The Silence of the Girls by Pat Barker – This is another greek myth retelling and tells the story of achilles through the eyes of his slave Briseis. I haven’t got around to doing a full review of this book yet but I think I probably will because I have some thoughts. Basically, this isn’t entirely what I expected but I didn’t hate it. 

Now onto the ones I haven’t read…

Ordinary People by Diana Evans – Now, I had planned to not read this. It doesn’t really sound like my cup of tea as it’s about marriage and that’s not a subject that I find interesting in books. Which leads onto the next one…

An American Marriage by Tayari Jones –  …which is obviously about marriage. I had tried to read this book before the longlist was announced and I actually DNFed it and planned on never picking it up again. I will give it another try but I’m not opposed to DNFing it again. 

Milkman by Anna Burns – I did give this a try and I actually wasn’t hating it. The way it explores Ireland and the Troubles there I found very unique and interesting. I had to put it down though as I basically felt like I was rushing it. I will have to set aside a week to just focus on this book sometime in May.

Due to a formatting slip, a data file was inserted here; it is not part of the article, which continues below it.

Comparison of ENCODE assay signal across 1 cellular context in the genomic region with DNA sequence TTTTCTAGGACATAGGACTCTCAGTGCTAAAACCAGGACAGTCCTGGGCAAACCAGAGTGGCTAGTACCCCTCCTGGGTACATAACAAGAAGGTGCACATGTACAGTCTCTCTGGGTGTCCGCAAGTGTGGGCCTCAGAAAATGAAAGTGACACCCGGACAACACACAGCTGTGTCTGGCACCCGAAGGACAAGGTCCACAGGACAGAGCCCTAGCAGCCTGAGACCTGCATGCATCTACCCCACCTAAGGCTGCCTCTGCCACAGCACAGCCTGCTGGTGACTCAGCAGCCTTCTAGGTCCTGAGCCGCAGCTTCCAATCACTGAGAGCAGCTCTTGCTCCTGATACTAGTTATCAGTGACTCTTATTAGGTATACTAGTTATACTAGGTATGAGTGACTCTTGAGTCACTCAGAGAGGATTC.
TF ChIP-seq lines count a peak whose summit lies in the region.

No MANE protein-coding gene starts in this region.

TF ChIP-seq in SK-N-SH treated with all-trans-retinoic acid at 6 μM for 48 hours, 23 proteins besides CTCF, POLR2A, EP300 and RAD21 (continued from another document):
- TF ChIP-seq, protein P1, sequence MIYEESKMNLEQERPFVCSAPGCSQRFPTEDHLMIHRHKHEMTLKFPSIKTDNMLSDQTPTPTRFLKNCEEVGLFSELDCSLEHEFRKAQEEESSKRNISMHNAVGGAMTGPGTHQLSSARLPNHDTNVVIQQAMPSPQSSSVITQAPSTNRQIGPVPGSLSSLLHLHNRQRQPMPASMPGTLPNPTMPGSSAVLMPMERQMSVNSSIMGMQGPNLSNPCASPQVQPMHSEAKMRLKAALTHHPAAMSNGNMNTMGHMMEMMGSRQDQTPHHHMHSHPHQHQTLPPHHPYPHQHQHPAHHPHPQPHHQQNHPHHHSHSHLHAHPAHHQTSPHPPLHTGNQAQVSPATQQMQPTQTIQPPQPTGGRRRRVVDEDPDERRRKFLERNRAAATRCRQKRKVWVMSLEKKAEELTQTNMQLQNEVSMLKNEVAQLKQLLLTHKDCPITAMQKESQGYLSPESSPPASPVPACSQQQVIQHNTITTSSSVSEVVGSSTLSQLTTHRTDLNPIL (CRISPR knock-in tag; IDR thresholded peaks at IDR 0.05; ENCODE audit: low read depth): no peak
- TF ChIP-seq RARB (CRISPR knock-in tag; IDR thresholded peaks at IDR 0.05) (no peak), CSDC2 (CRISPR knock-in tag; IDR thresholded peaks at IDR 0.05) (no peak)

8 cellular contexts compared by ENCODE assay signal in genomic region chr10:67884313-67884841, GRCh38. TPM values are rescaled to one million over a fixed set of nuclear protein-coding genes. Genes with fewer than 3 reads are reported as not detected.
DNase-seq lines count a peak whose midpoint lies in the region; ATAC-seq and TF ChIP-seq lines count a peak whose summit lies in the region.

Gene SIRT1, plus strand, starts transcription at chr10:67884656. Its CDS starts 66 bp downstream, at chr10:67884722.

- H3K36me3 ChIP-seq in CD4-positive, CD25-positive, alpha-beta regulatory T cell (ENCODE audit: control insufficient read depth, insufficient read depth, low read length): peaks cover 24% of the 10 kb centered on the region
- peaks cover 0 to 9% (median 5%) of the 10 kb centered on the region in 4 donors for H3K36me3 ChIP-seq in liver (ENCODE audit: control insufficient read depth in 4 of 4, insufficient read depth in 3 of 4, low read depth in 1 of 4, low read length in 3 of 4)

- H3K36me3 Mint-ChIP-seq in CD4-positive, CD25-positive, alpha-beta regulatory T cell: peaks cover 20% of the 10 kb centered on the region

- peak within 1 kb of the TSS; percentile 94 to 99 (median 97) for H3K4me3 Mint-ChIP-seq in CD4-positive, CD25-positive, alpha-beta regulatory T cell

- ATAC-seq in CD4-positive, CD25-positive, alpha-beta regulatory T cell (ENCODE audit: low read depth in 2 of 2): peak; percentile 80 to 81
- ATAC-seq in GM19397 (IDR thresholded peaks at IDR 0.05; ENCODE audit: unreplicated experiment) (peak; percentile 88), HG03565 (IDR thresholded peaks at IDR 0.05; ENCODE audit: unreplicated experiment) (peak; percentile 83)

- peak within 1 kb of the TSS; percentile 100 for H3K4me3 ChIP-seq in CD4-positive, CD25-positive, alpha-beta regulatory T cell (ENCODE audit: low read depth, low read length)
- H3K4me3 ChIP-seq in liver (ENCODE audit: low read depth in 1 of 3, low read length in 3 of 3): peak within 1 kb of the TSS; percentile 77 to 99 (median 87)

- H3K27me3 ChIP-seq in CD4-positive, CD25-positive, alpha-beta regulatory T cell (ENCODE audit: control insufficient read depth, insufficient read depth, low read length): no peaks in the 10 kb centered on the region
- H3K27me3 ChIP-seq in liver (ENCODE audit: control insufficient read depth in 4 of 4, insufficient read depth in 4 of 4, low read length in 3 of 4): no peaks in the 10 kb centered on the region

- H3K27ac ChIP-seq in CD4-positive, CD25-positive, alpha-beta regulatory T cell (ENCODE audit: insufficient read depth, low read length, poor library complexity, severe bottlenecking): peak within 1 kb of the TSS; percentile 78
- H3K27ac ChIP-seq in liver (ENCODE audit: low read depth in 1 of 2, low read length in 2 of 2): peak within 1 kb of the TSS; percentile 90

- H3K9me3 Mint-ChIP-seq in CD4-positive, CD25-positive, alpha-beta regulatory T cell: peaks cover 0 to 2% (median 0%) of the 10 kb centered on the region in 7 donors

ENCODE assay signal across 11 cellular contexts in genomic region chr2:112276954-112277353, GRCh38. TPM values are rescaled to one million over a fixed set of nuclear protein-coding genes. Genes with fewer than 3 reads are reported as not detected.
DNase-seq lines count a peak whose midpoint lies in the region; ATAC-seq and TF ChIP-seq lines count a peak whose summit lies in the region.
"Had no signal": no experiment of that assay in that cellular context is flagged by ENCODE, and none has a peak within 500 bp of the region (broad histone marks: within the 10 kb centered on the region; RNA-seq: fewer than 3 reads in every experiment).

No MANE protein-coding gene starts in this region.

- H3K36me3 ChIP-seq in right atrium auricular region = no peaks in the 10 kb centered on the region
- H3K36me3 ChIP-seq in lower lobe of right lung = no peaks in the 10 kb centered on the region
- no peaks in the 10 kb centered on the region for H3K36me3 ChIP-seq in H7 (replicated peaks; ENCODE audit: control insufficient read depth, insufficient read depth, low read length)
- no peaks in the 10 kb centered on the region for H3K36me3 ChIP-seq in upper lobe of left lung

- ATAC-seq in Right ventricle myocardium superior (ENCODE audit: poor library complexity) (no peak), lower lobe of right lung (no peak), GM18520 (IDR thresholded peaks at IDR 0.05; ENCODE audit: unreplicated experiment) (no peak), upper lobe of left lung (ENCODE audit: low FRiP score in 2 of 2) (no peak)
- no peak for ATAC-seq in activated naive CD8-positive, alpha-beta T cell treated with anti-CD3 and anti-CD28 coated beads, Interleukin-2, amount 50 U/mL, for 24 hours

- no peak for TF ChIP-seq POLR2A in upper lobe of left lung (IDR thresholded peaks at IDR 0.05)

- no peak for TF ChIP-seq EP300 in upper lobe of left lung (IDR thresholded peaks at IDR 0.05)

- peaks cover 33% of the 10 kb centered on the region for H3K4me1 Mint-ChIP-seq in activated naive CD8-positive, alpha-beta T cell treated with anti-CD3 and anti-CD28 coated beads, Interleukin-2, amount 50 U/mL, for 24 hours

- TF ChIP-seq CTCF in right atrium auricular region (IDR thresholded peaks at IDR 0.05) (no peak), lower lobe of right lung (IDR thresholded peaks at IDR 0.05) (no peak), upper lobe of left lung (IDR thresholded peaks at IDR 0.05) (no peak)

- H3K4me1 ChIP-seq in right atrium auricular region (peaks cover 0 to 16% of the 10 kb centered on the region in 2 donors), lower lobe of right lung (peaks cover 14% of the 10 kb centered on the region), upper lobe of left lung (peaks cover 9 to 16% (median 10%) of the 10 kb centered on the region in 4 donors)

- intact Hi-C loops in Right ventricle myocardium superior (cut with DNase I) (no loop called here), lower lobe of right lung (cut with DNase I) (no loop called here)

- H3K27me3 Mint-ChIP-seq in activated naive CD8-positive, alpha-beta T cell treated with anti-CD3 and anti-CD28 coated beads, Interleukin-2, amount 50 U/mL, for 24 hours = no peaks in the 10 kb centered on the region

Not long now until 2019 winner will be announced. You have until June 5th to read these 6 books if you’re interested!

If you have read them, what do you think? Was there anything you hoped would make the shortlist that didn’t? I’m very disappointed Normal People isn’t here as it was definitely my favourite of the ones I read. 

Thanks for reading,
Jess X

Book Prize

Women’s Prize Shortlist and My Thoughts

VnpPchZi_400x400Hi Readers

Earlier this morning the Women’s Prize for Fiction 2018 Shortlist was announced and I’m very happy with it.